Assessment Practice in Student Affairs: An Applications Manual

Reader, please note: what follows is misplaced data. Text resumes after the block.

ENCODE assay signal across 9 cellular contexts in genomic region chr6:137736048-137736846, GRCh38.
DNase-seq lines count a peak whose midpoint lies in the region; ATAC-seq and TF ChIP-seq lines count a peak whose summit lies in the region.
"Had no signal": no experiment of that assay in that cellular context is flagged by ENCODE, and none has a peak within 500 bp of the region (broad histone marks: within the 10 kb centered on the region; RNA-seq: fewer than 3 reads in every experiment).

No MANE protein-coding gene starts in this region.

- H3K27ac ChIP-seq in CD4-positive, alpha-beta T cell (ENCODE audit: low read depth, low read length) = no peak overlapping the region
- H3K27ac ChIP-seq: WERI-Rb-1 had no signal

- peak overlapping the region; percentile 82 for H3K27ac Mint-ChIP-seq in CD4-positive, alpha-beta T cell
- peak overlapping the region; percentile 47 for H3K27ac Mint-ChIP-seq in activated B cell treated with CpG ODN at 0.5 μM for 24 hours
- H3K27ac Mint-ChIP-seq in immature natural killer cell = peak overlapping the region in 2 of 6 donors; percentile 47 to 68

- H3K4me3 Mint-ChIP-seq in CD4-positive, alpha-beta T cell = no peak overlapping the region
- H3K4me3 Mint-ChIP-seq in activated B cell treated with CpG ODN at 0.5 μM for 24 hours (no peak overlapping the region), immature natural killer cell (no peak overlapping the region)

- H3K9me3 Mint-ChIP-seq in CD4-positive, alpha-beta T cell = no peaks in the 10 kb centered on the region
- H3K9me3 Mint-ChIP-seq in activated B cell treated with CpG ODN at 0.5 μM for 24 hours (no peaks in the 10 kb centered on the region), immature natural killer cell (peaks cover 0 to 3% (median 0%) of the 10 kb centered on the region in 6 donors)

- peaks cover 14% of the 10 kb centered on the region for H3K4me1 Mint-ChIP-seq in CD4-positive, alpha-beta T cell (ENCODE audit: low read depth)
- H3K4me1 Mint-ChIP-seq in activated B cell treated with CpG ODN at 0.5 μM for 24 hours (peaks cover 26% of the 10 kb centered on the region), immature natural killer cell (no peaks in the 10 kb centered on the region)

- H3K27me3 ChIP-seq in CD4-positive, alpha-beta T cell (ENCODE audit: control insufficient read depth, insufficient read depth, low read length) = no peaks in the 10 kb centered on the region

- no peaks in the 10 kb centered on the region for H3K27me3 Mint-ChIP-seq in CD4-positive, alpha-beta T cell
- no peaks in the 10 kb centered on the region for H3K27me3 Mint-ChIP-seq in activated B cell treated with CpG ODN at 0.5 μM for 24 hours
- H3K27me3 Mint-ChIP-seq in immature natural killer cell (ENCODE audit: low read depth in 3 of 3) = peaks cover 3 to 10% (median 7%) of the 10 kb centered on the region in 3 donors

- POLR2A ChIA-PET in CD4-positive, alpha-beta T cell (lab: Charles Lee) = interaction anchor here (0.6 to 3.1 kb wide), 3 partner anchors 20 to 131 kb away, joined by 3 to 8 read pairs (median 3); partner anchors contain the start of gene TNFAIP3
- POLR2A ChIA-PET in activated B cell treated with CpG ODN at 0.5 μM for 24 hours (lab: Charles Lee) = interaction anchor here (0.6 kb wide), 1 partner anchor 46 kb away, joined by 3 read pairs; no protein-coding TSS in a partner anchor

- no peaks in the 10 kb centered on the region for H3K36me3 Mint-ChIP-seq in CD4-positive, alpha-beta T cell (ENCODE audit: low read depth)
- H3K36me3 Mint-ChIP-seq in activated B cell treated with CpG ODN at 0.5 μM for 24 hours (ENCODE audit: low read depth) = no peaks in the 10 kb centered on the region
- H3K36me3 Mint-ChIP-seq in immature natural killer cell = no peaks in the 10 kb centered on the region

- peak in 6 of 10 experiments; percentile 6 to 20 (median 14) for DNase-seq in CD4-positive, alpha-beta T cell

A must read for anyone interested in understanding and developing assessments that can demonstrate the efficacy of their programs and services. A perfect sequel to 'Assessment in Student Affairs.' - Charles C. Schroeder, vice chancellor for student affairs, University of Missouri Columbia Upcraft and Schuh tell us when, where, how, and why we should conduct assessments differently within a wide variety of student service departments. Read and apply! - Gary R. Hanson, professor, Educational Leadership and Policy Studies, Arizona State University. When Assessment in Student Affairs first appeared in 1996, readers found a practical context for viewing the power of assessment across the domain of student services. Since then, John H. Schuh and M. Lee Upcraft have received numerous requests for more specific guidance to assessing and communicating the value of student affairs. This manual continues the work begun in their earlier book and provides a full range of tools for conducting effective assessments. The authors begin with an overview of the assessment process and then detail a range of methodologies, approaches, and issues - explaining how to use them and when to recruit expertise from other campus sources. Drawing from the latest practice and a wealth of case studies, they discuss: qualitative assessment, including how to conduct focus groups; quantitative assessment, including how to select and design instruments; data collection and analysis, including mailed questionnaires, telephone surveys, and Web-based surveys; assessing diverse needs, satisfaction, outcomes, environments, cost effectiveness, and accreditation; specialized assessment studies, including how to review dropouts, graduates, academic success, and group educational programs; select programs in student services, including first-year programs, recreation programs, financial aid, admissions, residence halls, college unions, health services, career services, counseling services, judicial affairs, and Greek life; and organizational and ethical approaches to assessment.